understanding how social occasions are managed by non-drinkers. In-depth, semi-structured interviews with five 19-22 year old non-drinking English undergraduates were subjected to interpretativephenomenologicalanalysis (IPA). We present five inter-linked themes: ‘living with challenges to non-drinking’; ‘seeing what goes on in drinking environments’; ‘dealing with conversations about non-drinking (‘making excuses vs. coming out’)’; ‘knowing which friends care about you’; and ‘the importance of withholding “legroom” for peer pressure’. Participants felt under persistent peer scrutiny (as a form of peer pressure) and could feel alienated in drinking environments. Talking about non-drinking was characterised by whether to ‘come out’ (as a non-drinker) or ‘fake it’ (e.g., ‘I’m on antibiotics’). Loyal friendships were reported as particularly important in this context. The decision not to drink was experienced as providing a successful buffer to peer pressure for former drinkers. Our findings unsettle traditional health promotion campaigns which advocate moderate drinking among students without always suggesting how it might be most successfully accomplished, and offer tentative guidance on how non-drinking during specific social occasions might be managed more successfully. Findings are discussed in relation to extant literature and future research directions are suggested.
The qualitative method presented in this research is a rapidly growing approach to qualitative research, known as InterpretativePhenomenologicalAnalysis (IPA) . The main aim of IPA is to investigate the meaning that particular experiences hold for certain individuals. This is central to the aims of this research, as the desire is to obtain an insider’s perspective on the phenomenon of increased tuition fees. However, IPA acknowledges that the participants’ world is not directly accessible. Firstly, researchers can only gain an understanding of this world through the participants’ interpretations of it (the first interpretation). This process is then open for further interpretation, as the researcher attempts to make sense of the participants’ interpretation (the second interpretation). This captures the dual role of the IPA researcher, in that they only have access to the participant’s experience through the participant’s own account of it. This phenomenon is otherwise known as a double hermeneutic . Rather than being viewed as biasing, this interpretative journey is seen as a requirement for making sense of the participants’ experiences.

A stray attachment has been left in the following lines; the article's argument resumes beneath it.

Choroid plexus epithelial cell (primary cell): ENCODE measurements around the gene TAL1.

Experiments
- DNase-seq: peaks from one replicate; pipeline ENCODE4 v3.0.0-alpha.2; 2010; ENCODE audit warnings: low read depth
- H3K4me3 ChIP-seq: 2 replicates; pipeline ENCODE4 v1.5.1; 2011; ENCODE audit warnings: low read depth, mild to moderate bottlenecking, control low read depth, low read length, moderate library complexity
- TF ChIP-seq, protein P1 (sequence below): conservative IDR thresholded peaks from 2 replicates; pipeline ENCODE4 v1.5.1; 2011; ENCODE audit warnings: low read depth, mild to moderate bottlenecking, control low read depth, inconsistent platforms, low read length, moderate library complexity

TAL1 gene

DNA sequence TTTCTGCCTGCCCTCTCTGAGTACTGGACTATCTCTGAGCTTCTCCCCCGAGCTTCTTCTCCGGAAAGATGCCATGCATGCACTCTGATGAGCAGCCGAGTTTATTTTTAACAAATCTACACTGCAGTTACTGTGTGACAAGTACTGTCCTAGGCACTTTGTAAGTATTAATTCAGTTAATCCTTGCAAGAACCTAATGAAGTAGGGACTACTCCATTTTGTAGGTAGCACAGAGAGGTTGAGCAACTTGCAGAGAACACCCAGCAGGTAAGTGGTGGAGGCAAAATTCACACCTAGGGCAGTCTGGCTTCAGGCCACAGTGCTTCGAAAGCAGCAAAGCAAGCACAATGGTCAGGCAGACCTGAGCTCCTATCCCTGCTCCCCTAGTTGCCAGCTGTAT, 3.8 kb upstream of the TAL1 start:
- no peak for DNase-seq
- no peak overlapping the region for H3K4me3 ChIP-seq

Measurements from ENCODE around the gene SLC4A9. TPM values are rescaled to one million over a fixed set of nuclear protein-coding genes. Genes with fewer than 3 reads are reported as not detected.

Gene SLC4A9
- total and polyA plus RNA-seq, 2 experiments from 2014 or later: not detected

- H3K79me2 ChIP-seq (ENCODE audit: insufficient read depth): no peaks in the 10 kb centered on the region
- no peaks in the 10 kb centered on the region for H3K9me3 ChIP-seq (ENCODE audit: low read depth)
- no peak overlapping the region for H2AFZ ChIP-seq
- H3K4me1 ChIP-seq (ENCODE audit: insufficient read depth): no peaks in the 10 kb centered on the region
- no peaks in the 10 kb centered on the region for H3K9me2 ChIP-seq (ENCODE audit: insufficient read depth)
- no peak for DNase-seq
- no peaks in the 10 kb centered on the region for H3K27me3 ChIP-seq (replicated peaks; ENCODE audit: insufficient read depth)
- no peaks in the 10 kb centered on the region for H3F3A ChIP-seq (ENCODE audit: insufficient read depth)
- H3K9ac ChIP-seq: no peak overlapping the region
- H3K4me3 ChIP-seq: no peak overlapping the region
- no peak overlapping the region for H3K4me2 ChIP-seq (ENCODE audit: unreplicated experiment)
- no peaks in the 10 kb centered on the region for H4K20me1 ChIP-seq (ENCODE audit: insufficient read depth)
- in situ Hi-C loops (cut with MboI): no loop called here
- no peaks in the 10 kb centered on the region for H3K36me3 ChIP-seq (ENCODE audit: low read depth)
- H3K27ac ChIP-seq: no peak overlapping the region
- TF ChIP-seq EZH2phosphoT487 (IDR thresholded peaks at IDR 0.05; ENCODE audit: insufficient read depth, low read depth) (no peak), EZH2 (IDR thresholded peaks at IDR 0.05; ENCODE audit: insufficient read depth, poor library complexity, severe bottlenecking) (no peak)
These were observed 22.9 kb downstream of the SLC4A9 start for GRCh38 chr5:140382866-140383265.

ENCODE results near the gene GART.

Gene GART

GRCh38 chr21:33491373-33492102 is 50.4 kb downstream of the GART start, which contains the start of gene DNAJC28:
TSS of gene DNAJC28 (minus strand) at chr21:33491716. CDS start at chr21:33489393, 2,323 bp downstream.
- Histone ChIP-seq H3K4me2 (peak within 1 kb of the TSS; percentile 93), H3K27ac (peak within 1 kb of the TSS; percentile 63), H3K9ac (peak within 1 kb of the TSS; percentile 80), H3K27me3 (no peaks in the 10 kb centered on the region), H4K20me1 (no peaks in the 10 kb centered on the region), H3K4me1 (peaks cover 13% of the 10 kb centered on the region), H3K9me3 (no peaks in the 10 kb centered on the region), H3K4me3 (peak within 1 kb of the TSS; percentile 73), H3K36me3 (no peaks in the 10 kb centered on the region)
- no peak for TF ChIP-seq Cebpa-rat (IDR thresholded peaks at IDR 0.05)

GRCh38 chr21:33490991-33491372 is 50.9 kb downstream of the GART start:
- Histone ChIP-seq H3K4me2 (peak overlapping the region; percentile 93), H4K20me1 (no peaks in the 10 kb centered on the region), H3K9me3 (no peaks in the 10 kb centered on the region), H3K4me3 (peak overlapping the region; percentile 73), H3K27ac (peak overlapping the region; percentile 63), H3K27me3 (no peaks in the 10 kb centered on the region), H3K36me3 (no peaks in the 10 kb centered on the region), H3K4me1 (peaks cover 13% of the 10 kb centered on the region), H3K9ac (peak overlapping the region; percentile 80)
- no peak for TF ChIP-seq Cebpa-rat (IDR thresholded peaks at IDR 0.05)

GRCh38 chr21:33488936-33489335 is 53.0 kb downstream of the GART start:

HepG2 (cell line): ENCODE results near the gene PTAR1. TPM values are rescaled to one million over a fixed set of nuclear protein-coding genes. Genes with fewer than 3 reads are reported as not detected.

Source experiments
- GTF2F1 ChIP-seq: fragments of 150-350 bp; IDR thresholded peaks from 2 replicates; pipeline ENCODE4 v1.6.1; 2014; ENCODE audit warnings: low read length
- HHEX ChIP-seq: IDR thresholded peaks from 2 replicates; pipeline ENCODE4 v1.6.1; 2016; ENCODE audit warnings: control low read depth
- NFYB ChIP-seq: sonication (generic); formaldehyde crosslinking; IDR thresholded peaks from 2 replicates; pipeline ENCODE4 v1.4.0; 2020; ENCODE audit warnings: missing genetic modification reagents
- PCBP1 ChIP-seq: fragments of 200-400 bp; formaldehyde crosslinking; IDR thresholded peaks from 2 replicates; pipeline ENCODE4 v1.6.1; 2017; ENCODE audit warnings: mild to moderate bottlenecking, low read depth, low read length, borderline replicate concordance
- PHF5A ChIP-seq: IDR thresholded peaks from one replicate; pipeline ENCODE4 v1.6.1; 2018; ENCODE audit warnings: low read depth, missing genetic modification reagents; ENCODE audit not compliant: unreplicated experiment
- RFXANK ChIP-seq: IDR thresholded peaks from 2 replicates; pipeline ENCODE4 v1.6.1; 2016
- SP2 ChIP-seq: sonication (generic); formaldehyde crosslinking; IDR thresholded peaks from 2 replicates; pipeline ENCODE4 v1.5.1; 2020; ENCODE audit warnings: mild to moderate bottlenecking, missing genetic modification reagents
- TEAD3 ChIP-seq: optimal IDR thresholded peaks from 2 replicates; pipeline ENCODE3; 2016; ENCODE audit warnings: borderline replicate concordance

The aim of this study was to explore the childhood experience of living with a parent with depression from a retrospective point of view. Five women between 39 and 47 years of age, who grew up with a mother with depression, were interviewed about their current perspectives on their childhood experiences. Interviews were semi-structured and the data were analyzed using interpretativephenomenologicalanalysis. Data analysis led to a narrative organized in two parts. The first part (retrospective understanding of childhood experiences) reports on feelings of desolation contrasted to exceptional support, context-related dwelling on own experiences, and growing into a caring role as a way to keep standing. The second part (towards an integration of childhood experiences in adult realities) evidences ongoing processes of growing understanding of the situation at home, coping with own vulnerabilities, making the difference in their current family life and finding balance in the continued bond with the parents. This retrospective investigation of adults’ perspectives on their childhood experiences gave access to aspects of their experience that remain underexposed in research based on data from children and adolescents. Keywords: Children, Caregivers/Caregiving, Depression, InterpretativePhenomenologicalAnalysis (IPA), Parent-Child Relationships, Qualitative Research